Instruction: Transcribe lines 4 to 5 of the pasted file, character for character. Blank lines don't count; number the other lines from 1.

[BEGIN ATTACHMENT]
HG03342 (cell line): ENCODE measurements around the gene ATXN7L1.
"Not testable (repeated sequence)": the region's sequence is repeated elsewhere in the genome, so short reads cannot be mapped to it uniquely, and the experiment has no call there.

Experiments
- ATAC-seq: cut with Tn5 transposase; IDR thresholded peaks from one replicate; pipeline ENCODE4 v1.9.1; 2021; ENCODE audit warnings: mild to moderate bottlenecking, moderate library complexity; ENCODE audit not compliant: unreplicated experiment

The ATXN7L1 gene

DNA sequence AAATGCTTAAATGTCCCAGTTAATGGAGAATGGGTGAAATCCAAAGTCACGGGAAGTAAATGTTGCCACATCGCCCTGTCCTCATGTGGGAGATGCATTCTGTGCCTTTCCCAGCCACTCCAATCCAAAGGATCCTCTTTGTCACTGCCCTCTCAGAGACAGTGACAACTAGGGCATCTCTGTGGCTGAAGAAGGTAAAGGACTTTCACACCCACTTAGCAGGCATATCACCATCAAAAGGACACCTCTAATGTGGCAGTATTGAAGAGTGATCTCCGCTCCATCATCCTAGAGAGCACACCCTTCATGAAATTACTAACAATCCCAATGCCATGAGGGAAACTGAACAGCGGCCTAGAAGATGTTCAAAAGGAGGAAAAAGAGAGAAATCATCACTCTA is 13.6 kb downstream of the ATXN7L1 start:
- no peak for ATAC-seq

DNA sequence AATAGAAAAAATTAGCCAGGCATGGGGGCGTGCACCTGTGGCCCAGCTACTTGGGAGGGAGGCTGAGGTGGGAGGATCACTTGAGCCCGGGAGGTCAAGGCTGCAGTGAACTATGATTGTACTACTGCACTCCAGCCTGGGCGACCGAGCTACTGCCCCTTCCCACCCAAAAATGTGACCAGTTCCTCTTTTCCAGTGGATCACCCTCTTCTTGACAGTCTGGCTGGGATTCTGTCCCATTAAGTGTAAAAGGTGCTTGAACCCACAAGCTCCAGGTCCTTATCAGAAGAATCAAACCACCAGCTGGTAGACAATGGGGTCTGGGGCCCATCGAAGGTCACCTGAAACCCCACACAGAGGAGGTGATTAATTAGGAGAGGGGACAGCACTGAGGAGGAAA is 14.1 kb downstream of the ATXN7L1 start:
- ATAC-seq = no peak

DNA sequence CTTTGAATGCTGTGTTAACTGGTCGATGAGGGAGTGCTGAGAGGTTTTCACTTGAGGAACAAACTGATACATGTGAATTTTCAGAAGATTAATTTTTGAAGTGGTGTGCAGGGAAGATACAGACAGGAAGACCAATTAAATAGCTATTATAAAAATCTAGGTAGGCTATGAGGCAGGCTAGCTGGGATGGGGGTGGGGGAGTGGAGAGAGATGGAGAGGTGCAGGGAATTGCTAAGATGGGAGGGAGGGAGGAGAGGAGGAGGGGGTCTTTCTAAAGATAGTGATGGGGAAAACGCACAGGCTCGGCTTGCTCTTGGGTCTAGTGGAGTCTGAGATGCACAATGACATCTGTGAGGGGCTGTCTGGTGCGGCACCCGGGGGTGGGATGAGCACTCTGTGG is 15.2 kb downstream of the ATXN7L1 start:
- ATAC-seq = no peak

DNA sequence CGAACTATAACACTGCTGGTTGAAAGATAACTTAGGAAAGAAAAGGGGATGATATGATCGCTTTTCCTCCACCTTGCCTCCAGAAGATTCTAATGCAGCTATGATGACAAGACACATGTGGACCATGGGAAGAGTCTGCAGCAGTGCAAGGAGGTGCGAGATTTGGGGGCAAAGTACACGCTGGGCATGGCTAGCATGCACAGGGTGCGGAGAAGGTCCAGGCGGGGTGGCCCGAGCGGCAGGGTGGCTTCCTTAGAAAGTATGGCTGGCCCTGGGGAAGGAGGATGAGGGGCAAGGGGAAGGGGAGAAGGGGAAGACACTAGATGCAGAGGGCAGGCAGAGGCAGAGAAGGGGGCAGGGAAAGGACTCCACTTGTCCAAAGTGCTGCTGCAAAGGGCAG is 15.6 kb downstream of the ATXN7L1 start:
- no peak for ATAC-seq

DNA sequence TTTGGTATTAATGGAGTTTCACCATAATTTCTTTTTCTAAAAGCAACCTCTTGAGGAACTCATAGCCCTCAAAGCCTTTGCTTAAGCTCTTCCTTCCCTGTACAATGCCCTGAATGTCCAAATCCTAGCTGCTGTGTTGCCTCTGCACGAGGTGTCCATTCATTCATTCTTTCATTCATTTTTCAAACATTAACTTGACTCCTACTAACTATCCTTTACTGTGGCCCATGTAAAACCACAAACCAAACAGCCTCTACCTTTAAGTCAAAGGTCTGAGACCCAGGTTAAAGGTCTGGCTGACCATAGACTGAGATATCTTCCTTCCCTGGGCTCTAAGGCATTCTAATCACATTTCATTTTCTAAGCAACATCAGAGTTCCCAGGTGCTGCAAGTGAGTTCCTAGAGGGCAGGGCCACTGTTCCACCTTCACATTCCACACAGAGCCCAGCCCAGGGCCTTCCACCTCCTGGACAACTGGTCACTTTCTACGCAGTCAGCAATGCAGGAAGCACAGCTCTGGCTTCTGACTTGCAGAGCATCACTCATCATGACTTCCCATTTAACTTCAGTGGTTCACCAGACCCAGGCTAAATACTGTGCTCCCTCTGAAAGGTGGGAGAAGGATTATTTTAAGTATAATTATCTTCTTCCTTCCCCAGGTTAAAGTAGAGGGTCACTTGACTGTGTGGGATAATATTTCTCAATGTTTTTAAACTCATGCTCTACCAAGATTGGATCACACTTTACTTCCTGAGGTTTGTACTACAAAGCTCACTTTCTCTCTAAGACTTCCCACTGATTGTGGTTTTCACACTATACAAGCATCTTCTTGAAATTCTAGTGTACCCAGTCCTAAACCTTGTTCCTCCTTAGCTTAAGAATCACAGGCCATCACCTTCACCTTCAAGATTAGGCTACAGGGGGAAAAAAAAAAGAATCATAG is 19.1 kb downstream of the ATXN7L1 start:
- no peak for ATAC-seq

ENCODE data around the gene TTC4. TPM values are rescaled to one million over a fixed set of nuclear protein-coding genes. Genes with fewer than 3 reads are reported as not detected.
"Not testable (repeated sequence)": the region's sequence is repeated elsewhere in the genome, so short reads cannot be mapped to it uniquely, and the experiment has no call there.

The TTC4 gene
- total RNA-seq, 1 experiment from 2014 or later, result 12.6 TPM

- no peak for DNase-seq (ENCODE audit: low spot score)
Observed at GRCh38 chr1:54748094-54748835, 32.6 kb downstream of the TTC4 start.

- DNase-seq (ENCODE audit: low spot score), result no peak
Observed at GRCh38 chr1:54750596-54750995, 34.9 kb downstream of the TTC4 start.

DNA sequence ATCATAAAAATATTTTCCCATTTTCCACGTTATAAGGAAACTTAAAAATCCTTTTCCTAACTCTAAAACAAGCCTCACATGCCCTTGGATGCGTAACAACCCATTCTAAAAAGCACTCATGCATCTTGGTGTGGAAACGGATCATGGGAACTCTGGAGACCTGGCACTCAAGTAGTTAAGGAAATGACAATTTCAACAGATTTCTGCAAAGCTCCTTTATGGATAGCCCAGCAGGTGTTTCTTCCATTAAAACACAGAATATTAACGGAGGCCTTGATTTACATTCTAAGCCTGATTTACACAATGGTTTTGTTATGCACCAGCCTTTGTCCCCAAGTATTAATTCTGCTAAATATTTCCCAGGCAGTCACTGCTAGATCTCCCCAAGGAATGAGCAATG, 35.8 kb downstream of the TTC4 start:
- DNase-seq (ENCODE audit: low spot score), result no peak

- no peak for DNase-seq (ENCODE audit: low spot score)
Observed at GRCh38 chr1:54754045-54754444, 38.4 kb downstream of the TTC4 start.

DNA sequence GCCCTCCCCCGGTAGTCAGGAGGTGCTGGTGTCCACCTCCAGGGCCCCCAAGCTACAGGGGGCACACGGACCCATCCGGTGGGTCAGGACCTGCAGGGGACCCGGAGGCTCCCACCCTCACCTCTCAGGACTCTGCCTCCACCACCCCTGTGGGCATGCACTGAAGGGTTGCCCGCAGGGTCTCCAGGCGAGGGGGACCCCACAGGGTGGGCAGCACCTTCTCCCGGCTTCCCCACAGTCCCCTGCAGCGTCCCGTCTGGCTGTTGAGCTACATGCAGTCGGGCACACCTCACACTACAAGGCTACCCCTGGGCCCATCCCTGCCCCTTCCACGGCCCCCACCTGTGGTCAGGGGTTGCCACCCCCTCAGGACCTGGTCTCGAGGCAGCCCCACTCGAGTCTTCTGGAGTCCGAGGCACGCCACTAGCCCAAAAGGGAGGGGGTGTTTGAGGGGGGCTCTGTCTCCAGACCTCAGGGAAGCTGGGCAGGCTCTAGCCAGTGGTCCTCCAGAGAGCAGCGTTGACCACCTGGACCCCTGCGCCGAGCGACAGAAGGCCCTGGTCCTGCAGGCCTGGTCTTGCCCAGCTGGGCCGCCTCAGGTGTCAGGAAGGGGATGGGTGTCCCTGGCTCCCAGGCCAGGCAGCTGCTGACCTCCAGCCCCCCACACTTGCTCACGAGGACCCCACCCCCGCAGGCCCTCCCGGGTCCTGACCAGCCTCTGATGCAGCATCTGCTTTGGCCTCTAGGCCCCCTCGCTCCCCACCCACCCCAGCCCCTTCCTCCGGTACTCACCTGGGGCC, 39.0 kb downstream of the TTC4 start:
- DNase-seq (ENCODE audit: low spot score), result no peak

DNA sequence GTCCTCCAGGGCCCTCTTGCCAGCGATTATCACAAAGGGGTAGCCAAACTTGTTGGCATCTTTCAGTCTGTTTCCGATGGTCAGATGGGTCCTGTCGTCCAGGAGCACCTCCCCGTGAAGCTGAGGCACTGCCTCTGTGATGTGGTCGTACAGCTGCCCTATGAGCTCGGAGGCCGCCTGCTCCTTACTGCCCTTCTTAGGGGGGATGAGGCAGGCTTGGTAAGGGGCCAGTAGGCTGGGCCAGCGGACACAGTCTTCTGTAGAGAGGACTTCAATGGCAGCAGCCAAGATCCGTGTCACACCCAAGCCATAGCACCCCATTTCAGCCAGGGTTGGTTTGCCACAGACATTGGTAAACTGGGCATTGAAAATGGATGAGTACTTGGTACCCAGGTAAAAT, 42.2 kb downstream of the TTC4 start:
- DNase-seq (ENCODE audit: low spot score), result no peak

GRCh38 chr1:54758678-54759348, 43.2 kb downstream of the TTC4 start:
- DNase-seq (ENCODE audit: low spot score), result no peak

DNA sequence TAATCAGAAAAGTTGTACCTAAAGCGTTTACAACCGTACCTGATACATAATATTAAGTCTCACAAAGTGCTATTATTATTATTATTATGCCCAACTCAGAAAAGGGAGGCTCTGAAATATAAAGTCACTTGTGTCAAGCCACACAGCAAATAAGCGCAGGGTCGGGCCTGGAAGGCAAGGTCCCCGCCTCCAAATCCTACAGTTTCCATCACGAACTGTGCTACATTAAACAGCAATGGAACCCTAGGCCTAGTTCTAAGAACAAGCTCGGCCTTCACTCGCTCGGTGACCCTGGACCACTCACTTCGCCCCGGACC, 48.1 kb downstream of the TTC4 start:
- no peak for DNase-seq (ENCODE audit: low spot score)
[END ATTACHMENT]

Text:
- ATAC-seq: cut with Tn5 transposase; IDR thresholded peaks from one replicate; pipeline ENCODE4 v1.9.1; 2021; ENCODE audit warnings: mild to moderate bottlenecking, moderate library complexity; ENCODE audit not compliant: unreplicated experiment

The ATXN7L1 gene